By Jonathan Power
November 15th 2016.
In 1772, sailing to the far south, Captain James Cook deflated the prevailing myth of Antarctica, that it was a temperate land, fertile and populated. Although he never landed on the continent he saw the vast icebergs, the frozen sea and the “worst weather anywhere in the world”. He wrote that “it is a continent doomed by nature” and doubted that man would ever find a use for it.
The words had not been long out of his mouth before governments started to make tentative grabs. The British were the first to make a move, claiming sovereignty on the grounds that the government needed to regulate commercial whaling.
The grabbing continued over the next century, to be followed by a lull and a passive acceptance of the status quo by the rest of the world. Now, however, the “ice continent”, the vast wilderness of ice, whipped continuously by hurricane force winds surrounded by cold grey seas, has become the centre of its own stormy debates. It is mankind’s last frontier on earth, its ice-covered mountains and surrounding seas contain undiscovered resources- oil, gas, uranium, platinum as well as krill, whales, penguins and petrels.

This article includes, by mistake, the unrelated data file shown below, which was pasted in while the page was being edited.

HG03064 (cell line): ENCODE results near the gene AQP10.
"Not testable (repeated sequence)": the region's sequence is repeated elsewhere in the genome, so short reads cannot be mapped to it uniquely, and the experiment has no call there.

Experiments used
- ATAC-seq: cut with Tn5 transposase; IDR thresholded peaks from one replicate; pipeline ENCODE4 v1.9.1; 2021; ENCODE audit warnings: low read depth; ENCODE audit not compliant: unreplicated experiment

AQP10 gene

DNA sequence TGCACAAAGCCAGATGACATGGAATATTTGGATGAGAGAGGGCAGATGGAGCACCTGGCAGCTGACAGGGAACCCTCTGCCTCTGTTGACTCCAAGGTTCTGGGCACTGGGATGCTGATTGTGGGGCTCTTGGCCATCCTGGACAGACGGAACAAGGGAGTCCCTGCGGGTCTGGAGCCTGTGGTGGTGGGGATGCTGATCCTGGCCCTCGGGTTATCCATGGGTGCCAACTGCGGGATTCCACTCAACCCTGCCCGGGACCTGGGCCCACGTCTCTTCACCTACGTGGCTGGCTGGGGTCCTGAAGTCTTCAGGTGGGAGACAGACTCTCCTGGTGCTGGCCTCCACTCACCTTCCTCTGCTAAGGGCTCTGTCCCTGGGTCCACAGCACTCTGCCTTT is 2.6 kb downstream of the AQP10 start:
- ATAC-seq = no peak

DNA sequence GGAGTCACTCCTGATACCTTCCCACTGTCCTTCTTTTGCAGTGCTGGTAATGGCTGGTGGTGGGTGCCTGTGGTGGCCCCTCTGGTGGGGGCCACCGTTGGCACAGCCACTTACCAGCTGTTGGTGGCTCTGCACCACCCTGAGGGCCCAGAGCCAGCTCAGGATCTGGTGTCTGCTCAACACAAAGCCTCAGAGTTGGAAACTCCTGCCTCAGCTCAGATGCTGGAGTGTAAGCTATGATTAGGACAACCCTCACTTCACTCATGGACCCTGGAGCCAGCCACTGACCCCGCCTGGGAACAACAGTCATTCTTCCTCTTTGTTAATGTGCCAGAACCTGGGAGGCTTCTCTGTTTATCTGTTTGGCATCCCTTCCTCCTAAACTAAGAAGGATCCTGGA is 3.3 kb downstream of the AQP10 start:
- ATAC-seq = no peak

So who owns Antarctica? The original buccaneering nations who grabbed it first? Or is it, like the UN’s Law of the Sea, another “common heritage of mankind”, as suggested by the eminent Latin American jurist Andres Bello who developed the thesis in 1831 that “those things that cannot be possessed by one nation without detriment to the rest have to be considered by the international community as indivisible common patrimony”?
The Antarctica discussions have been Read More »